By Chris Harms
While we try to take advantage of the land as much as we can, not all our workouts take place outdoors. Blending the heavy barbell foundational movements with more “farm functional” ones (farmer walks, sled pushes and pulls, yoke carries, sandbags, and more) is one of the most potent ways of getting #farmstrong. Here’s a little taste of a Muscle Farm training session.
The first thing we’ll do is a basic, generalized warm up, intended to get your heart rate up and to “grease the grooves.” The continuum of a warmup usually goes from general to more specialized, but if there is any sprinting involved during the session, we’ll substitute in a more dynamic warm up in place of the generalized “Pre-Warm Up Warm Up.”
From there, our mind and body should be ready to go, but we just need some refinement. I believe that by attacking the trunk, or “core,” early on in a session is a good way to get the pelvis in neutral. This helps prevent any energy leaks during the work we are about to do, allowing us to maximize potential, but even more importantly it minimizes the chance of injury.
Being a strength and conditioning coach of high-level athletes, I always try to throw in some type of ballistic or explosive power component to the day with things like plyometrics, sprints, and medicine ball throws. Not only is it functional, but it “Fires Up” the nervous system, which is just what we need if we want to “Move the Dirt” with a shovel rather than a spoon during the session.
I love incorporating drop sets or “back-off sets” with the primary lifts. In the case of today’s strength session, we have you work up to a 5-rep max. (A lot of people freak out when they hear the words “rep max.” Don’t. This simply means we are going to load up the bar in a progressive and safe manner until your form breaks down. This isn’t based on what you did last week or what your training partner is doing. This is what you are capable of doing today.) We’ll do that on the back squat, then strip off 20% of that weight and go for as many reps as you can do. This is an easy way to auto-regulate your training based on how you are feeling today. The numbers you hit are based on nothing more than that.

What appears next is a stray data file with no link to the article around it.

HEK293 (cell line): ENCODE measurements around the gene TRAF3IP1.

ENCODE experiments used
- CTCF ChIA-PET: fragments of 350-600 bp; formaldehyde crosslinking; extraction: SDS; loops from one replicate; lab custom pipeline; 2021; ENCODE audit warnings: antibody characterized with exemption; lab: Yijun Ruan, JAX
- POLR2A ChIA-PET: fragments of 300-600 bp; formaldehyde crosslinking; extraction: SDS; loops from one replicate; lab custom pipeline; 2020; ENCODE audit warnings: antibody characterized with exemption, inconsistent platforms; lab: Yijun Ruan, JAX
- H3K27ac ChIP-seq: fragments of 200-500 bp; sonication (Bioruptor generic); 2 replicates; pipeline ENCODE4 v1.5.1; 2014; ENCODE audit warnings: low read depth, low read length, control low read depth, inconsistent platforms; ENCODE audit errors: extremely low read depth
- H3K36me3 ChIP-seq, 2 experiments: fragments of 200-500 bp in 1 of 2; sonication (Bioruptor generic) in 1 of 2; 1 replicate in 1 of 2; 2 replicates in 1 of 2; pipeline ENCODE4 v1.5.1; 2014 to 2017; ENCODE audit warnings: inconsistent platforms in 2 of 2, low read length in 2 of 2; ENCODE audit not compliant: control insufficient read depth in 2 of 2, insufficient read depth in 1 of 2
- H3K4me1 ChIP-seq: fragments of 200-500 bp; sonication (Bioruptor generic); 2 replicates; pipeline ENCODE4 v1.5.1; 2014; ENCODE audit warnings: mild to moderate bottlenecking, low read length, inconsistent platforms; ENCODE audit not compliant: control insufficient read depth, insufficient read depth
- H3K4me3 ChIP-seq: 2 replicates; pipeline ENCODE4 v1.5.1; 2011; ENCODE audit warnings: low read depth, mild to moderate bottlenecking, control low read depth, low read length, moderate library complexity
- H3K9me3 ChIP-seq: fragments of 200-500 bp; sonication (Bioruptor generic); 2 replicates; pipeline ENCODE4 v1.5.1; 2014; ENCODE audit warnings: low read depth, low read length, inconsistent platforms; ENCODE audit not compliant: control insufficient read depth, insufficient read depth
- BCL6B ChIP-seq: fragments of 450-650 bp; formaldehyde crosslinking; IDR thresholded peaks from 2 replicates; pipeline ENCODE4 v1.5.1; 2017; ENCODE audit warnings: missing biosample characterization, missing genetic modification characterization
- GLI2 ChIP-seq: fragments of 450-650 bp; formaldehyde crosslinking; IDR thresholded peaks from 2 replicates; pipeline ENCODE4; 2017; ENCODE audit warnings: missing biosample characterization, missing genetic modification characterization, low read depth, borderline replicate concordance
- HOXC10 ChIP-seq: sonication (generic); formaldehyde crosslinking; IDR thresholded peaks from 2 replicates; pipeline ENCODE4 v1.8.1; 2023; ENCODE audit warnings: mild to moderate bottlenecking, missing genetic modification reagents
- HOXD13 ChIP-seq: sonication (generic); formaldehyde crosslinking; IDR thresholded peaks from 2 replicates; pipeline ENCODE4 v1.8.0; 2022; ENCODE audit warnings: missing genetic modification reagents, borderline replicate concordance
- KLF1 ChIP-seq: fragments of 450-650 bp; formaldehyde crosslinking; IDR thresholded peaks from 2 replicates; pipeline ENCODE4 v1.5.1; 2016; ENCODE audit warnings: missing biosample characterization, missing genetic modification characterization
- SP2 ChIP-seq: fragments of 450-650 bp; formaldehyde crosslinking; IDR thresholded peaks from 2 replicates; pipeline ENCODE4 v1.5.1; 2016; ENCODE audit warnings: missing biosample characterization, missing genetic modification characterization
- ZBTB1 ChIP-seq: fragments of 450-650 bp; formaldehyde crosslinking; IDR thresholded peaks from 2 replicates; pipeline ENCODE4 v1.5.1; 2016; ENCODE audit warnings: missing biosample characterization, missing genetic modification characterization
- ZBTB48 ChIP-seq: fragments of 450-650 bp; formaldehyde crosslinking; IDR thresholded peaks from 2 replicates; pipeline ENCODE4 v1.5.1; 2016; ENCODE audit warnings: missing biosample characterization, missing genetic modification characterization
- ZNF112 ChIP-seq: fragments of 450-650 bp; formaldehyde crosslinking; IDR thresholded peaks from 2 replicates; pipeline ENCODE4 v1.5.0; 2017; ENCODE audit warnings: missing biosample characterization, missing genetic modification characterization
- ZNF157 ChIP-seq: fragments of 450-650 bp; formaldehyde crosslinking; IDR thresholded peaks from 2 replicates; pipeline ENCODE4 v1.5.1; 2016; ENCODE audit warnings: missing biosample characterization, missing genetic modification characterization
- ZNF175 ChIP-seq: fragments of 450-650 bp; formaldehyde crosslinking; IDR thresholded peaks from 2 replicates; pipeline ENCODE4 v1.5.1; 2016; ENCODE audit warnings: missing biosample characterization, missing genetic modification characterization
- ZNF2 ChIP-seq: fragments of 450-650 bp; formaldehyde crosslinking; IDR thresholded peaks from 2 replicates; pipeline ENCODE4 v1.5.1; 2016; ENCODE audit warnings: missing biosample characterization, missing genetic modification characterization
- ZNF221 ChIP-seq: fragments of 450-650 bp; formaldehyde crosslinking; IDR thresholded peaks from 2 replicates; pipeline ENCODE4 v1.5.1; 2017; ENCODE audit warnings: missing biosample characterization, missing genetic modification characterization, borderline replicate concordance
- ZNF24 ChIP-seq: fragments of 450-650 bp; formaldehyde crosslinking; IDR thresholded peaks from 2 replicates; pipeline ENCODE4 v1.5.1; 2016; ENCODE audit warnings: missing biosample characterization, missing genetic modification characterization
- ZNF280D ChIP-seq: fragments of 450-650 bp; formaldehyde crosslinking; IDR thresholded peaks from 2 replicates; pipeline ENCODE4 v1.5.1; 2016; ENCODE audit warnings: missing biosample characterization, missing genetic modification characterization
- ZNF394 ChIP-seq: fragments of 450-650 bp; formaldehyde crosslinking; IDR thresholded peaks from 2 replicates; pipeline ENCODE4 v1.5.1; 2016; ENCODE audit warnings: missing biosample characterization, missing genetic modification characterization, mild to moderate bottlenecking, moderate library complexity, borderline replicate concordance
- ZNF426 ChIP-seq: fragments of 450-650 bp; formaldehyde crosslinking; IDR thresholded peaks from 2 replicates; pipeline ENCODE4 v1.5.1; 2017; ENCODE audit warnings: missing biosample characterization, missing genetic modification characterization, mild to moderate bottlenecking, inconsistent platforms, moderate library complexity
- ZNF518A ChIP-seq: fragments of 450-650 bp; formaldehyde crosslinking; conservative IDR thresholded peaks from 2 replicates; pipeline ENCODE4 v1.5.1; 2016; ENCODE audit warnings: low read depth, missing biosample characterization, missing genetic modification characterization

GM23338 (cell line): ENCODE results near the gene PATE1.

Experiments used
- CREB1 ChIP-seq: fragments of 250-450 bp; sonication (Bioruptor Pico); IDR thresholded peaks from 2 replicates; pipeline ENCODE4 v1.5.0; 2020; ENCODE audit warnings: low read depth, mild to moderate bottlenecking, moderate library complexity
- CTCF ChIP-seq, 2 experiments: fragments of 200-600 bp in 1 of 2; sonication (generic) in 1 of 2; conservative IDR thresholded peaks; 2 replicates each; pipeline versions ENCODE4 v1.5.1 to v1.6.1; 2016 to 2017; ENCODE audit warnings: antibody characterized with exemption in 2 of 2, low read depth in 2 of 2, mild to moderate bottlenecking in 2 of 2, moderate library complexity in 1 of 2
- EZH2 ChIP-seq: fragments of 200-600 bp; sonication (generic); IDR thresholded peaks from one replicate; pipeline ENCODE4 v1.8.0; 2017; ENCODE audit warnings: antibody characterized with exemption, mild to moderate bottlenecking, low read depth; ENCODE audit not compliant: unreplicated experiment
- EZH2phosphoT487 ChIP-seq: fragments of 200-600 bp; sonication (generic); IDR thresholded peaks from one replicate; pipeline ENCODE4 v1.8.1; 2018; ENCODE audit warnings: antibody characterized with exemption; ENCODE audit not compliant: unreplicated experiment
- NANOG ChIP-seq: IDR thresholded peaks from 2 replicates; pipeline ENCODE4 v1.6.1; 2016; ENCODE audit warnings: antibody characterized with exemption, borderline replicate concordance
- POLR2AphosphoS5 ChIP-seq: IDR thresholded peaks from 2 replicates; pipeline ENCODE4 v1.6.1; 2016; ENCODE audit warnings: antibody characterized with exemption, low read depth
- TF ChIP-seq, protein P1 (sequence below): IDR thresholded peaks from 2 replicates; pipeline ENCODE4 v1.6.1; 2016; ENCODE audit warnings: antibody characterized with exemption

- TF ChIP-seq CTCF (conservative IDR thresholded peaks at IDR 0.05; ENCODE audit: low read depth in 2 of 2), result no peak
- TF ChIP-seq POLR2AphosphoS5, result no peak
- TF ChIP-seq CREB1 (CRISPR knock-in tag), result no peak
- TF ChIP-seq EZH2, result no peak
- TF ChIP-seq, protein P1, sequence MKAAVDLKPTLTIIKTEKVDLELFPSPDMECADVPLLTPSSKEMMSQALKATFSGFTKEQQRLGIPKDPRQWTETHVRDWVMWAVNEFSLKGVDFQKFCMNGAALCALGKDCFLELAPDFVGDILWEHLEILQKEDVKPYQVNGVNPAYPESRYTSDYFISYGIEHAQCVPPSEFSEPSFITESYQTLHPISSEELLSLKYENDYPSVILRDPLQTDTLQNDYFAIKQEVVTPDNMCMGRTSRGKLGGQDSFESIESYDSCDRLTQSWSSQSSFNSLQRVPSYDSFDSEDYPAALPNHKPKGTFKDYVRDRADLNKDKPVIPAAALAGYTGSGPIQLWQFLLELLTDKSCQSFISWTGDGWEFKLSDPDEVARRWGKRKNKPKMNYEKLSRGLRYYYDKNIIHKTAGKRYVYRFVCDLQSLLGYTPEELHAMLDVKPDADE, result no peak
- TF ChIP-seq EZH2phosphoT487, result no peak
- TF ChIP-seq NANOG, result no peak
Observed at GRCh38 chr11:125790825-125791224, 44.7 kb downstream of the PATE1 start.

While we may have just gone for broke on the back squat, we still have some work to do before we burn it down. The back squat is great, but it is a bilateral posterior loaded movement that, over time, can lead to imbalances. To “fill in the cracks” on today’s session, we are going to hug a sandbag to our chest and elevate our back foot on a block or a bench and perform our split squats. This challenges your unilateral stability quite a bit, so if you are not ready, simply keep both feet on the ground and split squat away.
Finally, we are ready to “Apply the Finish.” Today, like most days, is a fun one. In fact, you can watch one of our veteran Muscle Farmers, Alec Strain, perform the sandbag run portion on our YouTube channel. Incorporating some type of heavy, odd-object implement is a staple during our conditioning component of training. In this case, we play around with the sandbag. I love the sandbag. It is so versatile and easy for beginners. Technical cues are minimal with most exercises and it hits your whole body in a way you can’t imagine. An additional bonus, which is essential on the Farm, is the grip/forearm strength that it builds. Anyway, today’s is only 2 rounds, so go hard. Daylight’s fading.
Here’s how it all looks on paper.
Prime the Engine:
5 minutes of jumping rope, mixing it up (singles, alternating, doubles, twists, etc.)
3x10 Wide Grip Weighted Pull-Ups
Choke the Engine:
10 Dead Bug Single Leg Kickouts
20 Yard Bear Crawl, Forward and Backward
20-25 Reverse Hypers
Fire It Up:
2 sets of 50y Reverse Sled Drag Sprint
Reverse Sandbag (or Medicine Ball) Toss 3x3
Continuous Broad Jump 3x3
Move the Dirt:
10, 5, 5, 5, 5RM
then… max reps at 80% 5RM
Fill in the Cracks:
8/e Sandbag Rear Foot Elevated Split Squat
10 Barbell RDL
Apply the Finish:
2 Rounds (for time)
10 Sandbag Clean
5/e DB Lateral Step Up
100y Sandbag Run (Over Shoulder)
Rest 60 seconds